By Tendai Mazenge.
IN this 21st century, whoever shall examine the question of leadership crisis in Zimbabwe is bound to remain with a few unanswered questions:
Could there still be some incorruptible leaders out there which the country may reach out to for solutions?
If the answer is yes, why then are they reluctant to step forward at a time when Zimbabweans need them most?
Why do people with strong moral backgrounds never seem interested in the nation’s political discourse?
Should Zimbabweans forever leave the fate of their children in the hands of manifestly greedy politicians who seek political power as a means to a financial breakthrough?
The emerging trend which has seen many corporates bankrolling and supportive of repressive systems is a case for research. In fact, just when it looked like Zimbabwe was on course to uproot corruption, it is shocking that yesteryear maladies, for all their intense rottenness, were just but a tip of the iceberg.
Corruption has now actually assumed an upward trajectory, and is getting worse. Science and technology have now chipped in to aid corporate greed and capitalism. Leaders continue to pillage the country unabated and despite the evidence, there seems to be no one taking action to right things.
Evidence, and there is plenty of it, suggests that offshore banking has become the order of the day among those that wield economic and political power, with Europe and the US being used as safe havens. Only heaven knows why media has remained quiet, and at times complicity, in the face of such abuses.
Unashamedly, national has also led the crusade to solicit for more loans on behalf of the Zimbabwean people as if such loans were meant for national development.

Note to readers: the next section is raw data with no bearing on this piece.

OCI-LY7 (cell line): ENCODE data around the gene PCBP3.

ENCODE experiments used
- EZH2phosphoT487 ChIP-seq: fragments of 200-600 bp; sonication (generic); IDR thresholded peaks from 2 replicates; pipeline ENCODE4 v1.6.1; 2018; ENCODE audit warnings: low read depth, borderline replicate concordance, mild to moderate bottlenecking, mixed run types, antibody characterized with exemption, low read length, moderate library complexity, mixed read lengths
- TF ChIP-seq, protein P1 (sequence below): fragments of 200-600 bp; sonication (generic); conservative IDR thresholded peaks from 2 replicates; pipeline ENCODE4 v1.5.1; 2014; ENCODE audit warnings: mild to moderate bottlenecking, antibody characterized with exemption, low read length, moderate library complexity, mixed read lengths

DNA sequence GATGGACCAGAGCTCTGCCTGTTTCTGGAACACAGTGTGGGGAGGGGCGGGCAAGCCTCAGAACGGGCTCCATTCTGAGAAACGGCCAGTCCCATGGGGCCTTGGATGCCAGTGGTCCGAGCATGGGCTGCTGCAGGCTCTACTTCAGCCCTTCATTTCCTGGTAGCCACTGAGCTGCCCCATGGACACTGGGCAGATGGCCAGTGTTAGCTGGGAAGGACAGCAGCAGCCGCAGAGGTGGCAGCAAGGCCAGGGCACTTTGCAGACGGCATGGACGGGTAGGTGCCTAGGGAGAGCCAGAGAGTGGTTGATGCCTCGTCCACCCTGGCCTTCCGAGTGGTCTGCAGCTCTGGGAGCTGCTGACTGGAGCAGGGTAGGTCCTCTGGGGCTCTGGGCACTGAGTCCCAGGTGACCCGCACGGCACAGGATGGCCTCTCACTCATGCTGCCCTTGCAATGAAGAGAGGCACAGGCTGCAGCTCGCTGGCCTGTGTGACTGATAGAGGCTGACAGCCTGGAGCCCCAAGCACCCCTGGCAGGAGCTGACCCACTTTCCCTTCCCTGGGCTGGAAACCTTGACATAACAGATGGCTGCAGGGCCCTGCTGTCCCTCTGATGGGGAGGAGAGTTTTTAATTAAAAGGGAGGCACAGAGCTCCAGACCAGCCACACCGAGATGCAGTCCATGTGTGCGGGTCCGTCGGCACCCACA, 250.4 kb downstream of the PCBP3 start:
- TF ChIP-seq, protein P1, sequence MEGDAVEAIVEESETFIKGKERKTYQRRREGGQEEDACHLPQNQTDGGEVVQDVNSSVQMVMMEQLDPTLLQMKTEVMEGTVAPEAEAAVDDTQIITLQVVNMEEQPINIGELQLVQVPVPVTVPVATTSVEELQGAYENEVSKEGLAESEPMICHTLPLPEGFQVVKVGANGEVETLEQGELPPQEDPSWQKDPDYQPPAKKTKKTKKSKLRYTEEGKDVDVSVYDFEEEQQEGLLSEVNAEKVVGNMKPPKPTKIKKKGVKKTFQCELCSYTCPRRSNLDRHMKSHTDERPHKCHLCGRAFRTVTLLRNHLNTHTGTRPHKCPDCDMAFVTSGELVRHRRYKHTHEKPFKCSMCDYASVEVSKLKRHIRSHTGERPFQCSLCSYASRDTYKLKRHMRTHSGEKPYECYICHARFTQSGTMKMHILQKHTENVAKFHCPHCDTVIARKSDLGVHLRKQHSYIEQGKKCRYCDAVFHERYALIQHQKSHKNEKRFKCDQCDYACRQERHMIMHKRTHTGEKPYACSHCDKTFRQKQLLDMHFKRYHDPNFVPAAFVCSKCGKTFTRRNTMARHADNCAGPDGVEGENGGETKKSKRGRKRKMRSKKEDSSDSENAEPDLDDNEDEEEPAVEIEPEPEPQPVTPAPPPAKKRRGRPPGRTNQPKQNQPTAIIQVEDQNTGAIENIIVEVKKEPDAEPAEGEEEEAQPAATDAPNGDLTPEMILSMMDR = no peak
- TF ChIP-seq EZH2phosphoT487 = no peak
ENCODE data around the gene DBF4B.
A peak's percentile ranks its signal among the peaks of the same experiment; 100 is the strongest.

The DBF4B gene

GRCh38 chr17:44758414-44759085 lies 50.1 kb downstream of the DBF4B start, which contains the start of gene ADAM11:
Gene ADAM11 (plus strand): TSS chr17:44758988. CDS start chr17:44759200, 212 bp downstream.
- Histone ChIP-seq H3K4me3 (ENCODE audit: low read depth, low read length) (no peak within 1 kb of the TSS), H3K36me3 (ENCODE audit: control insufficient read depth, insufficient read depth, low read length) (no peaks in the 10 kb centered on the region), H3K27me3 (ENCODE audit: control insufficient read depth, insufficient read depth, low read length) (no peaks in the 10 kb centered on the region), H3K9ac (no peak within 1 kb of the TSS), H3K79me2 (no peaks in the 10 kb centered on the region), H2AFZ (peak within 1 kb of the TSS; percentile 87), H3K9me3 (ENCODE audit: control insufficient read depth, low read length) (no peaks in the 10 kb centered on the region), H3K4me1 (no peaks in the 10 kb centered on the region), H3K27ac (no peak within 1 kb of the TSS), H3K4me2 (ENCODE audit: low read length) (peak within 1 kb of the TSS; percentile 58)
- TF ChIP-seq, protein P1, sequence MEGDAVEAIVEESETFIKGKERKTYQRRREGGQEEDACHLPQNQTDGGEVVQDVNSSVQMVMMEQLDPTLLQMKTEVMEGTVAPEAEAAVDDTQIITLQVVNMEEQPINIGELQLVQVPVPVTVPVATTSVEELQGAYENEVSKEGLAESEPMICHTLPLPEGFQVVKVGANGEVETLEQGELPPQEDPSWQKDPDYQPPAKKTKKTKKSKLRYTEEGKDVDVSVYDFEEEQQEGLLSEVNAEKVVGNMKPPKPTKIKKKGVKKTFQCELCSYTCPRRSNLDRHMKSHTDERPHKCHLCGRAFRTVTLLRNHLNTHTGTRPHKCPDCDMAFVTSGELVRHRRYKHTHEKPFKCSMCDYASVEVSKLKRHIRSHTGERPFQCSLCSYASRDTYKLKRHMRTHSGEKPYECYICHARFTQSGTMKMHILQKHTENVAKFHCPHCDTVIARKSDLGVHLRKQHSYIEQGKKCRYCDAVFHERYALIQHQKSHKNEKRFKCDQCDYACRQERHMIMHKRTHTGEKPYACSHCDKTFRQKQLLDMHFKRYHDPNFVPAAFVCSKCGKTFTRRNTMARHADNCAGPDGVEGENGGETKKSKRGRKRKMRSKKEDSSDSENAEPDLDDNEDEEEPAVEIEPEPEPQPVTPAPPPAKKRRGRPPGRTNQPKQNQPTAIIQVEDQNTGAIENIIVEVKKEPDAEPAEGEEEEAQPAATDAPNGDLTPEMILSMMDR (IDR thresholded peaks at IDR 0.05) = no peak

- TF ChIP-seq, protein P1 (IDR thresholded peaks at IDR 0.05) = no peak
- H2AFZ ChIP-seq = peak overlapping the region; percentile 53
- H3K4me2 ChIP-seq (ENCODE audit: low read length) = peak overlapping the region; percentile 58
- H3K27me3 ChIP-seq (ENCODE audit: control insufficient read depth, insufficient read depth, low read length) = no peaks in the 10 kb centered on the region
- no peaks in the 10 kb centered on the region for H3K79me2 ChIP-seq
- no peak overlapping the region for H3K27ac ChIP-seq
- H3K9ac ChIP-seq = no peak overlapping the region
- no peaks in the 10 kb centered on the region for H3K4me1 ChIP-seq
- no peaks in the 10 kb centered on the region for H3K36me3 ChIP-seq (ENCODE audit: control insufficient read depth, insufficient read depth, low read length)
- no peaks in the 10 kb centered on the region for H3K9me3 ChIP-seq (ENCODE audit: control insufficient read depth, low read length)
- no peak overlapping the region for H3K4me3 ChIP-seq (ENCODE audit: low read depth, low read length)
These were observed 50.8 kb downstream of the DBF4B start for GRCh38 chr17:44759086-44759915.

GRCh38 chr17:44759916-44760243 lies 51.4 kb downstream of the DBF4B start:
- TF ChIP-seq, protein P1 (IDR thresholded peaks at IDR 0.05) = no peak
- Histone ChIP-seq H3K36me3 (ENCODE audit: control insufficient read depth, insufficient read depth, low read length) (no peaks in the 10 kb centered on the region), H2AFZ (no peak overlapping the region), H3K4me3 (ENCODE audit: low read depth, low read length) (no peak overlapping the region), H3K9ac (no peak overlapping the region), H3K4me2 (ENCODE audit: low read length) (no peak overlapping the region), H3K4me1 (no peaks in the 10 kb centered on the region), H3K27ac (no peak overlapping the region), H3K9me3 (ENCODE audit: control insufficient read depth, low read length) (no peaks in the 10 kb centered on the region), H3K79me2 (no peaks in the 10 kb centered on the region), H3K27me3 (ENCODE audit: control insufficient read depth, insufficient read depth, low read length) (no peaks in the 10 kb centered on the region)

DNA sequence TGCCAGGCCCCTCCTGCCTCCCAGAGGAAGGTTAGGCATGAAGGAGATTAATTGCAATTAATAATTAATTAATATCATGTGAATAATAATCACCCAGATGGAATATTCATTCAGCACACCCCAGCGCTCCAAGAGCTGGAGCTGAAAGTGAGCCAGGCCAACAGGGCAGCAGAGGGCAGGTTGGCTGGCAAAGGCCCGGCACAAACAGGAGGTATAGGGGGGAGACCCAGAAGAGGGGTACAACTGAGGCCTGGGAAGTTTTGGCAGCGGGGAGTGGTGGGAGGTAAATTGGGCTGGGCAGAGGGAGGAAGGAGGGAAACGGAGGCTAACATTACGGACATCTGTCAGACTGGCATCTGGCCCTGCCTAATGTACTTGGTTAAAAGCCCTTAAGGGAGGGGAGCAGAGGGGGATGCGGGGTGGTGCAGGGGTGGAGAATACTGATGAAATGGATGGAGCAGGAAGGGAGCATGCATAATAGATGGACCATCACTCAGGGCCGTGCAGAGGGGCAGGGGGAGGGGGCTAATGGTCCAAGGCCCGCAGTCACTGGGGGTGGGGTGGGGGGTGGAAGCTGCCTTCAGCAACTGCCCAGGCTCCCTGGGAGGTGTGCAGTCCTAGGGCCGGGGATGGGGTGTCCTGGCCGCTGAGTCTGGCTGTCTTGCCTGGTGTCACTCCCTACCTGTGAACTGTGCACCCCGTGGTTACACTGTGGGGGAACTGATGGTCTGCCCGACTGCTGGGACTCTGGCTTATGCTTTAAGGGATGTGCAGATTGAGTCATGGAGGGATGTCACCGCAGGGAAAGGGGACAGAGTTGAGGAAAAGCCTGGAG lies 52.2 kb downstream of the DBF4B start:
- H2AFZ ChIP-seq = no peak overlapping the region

Media has again let the country down by its failure to expose, through investigative journalism, percentages of such loans that end up in offshore bank accounts. It was very interesting reading the tall list of overseas financial institutions which have been collaborating with corrupt African leaders as they (African leaders) compete to pilfer from the treasury departments of their respective countries for decades without end.
Perhaps the saddest part is that many of these African leaders often die, leaving multi millions of looted funds in foreign accounts, only for the boot to be governments ‘hosting’ the filth lucre.
To date, the billions of dollars ransacked from Nigeria and most recently from Libya have all completely gone’ missing’. Nevertheless, ‘host’ governments of such stolen billions have never bothered to account for such huge stolen amounts.
For instance, a veil of secrecy still shrouds the whereabouts of dollar accounts owned by African politicians held in Swiss Banks?
Has Europe made any effort to return these looted funds to Africa, though many of such African leaders have long died and gone?
The West have carefully designed such sophisticated methods with the sole purpose of robbing Africa of her wealth. What is more worrisome at the moment is how some fellow Africans are willing to collaborate with perpetrators of these criminal activities while remaining anonymous.
In order to end the crisis, the old age-style leadership must end. The youth must be given the opportunity to exhibit their youthful exuberance at the leadership front. For many years, Zimbabwe has suffered enough from the hands of old men who never see the need to pave way for young and fresh ideas. This is despite the fact that many of the youth are beaming with fresh ideas and solutions.
Our constitution for instance have cupped the age requirement for the office of the president at 40 and above. This trend has completely side-lined all the youth from daring to venture into the highest office in the country. Anywhere the positions of chief executives are being advertised,
Minimum age 50 years appear to be the ‘normal age requirement’.